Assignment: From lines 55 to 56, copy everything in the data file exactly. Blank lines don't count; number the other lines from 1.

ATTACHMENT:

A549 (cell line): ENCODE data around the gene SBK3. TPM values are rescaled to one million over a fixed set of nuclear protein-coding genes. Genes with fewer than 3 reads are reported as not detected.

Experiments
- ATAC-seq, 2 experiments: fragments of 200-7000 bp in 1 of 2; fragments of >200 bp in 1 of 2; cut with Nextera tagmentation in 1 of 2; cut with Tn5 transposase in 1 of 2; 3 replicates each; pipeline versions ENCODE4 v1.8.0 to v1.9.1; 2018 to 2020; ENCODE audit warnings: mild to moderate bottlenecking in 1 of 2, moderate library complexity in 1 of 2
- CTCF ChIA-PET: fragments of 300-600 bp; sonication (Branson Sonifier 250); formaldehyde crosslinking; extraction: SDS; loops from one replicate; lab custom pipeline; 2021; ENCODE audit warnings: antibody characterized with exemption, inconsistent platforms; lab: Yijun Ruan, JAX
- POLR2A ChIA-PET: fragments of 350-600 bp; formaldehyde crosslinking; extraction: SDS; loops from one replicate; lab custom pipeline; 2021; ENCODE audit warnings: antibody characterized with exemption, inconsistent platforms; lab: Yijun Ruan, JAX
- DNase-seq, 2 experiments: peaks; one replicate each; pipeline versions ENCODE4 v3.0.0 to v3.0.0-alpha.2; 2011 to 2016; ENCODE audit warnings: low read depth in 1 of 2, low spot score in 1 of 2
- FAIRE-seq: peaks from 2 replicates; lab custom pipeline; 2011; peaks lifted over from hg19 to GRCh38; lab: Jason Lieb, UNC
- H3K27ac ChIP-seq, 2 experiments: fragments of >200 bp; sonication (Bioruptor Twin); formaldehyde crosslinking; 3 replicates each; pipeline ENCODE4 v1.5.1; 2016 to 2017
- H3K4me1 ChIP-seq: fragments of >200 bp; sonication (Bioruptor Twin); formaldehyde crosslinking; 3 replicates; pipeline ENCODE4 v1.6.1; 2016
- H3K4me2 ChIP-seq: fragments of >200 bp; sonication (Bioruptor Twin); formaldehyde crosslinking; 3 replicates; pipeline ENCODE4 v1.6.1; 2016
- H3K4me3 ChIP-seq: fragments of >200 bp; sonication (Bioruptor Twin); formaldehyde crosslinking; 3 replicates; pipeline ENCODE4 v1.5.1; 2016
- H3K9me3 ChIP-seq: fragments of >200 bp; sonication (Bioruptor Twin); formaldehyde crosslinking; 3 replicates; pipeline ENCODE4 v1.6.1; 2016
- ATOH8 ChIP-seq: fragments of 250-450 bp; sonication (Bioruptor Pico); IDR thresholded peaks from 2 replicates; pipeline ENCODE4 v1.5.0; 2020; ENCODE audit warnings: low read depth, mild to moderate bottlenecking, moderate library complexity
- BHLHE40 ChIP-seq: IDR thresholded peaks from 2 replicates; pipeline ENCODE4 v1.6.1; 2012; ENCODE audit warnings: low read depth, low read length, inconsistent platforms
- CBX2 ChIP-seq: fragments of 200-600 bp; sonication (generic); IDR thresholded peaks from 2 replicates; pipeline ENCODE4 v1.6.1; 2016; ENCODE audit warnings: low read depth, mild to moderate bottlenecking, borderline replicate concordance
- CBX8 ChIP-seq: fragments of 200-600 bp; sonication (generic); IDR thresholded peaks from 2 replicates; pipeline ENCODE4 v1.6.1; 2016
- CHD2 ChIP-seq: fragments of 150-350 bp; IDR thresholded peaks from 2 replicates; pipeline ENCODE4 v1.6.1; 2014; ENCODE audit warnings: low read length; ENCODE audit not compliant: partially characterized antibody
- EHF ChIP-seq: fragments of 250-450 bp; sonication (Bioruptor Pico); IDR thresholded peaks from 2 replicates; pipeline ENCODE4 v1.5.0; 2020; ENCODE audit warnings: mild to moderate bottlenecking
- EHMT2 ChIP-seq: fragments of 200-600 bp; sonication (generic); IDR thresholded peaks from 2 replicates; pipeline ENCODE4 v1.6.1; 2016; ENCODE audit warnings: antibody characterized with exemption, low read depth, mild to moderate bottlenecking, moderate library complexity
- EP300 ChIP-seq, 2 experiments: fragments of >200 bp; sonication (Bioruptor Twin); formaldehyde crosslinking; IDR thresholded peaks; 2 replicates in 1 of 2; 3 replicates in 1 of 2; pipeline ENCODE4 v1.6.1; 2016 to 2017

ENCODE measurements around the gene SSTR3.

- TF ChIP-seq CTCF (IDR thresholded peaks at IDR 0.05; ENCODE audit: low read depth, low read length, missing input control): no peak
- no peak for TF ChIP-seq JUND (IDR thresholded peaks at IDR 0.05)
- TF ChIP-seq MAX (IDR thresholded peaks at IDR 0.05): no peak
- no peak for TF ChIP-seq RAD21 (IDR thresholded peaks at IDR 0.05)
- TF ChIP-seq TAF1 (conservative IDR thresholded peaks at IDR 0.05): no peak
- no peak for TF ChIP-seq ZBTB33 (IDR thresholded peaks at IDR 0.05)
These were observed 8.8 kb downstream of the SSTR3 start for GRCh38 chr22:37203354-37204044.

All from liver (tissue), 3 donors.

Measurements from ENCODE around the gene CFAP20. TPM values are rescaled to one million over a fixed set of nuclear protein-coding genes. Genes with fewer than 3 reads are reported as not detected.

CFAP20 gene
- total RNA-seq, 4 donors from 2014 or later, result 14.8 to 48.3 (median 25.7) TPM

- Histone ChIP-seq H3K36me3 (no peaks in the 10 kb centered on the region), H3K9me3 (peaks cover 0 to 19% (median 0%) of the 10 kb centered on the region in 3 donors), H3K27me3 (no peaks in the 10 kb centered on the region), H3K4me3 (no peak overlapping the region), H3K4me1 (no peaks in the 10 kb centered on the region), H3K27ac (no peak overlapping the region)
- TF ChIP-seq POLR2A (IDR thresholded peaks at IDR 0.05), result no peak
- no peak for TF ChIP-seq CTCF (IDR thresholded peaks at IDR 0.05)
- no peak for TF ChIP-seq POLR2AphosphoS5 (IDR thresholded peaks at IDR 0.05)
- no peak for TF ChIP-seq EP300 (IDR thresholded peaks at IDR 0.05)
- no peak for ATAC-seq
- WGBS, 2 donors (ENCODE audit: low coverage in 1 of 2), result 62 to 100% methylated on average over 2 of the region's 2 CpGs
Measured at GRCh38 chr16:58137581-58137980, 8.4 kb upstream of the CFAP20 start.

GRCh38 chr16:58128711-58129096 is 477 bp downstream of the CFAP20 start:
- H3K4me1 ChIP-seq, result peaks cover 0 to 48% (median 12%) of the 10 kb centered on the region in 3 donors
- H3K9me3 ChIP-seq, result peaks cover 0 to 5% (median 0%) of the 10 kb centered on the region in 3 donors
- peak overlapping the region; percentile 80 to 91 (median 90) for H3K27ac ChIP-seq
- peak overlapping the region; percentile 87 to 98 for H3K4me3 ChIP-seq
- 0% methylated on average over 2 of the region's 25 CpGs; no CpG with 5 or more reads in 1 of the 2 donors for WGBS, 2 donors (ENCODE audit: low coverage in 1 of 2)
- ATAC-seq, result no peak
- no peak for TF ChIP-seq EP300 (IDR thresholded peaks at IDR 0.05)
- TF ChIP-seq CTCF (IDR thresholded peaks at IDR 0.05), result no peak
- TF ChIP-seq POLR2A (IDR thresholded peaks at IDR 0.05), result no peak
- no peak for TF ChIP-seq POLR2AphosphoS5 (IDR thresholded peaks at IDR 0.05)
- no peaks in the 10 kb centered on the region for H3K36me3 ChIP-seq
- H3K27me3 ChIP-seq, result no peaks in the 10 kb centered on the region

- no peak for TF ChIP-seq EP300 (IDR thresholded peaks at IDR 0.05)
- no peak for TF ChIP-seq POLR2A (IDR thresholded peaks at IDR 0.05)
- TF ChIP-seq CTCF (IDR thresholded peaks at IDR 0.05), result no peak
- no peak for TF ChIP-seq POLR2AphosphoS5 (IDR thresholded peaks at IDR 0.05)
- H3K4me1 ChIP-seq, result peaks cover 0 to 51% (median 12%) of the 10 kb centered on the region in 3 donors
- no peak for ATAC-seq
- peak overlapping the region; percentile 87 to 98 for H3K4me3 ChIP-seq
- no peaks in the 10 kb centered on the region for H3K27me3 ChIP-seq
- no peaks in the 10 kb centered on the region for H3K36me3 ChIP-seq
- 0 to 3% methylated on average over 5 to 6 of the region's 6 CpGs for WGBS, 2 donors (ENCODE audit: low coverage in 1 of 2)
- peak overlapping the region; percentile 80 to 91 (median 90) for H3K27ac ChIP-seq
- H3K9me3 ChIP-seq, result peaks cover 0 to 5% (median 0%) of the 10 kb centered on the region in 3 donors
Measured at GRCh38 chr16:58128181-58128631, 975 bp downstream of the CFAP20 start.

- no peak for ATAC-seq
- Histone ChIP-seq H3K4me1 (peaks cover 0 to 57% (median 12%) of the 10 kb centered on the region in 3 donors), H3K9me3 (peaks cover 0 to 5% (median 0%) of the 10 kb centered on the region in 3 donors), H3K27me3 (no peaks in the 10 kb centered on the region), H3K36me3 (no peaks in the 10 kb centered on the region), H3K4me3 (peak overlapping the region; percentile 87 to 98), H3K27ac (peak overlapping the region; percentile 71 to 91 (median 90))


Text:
- no peak for TF ChIP-seq POLR2A (IDR thresholded peaks at IDR 0.05)
- TF ChIP-seq CTCF (IDR thresholded peaks at IDR 0.05), result no peak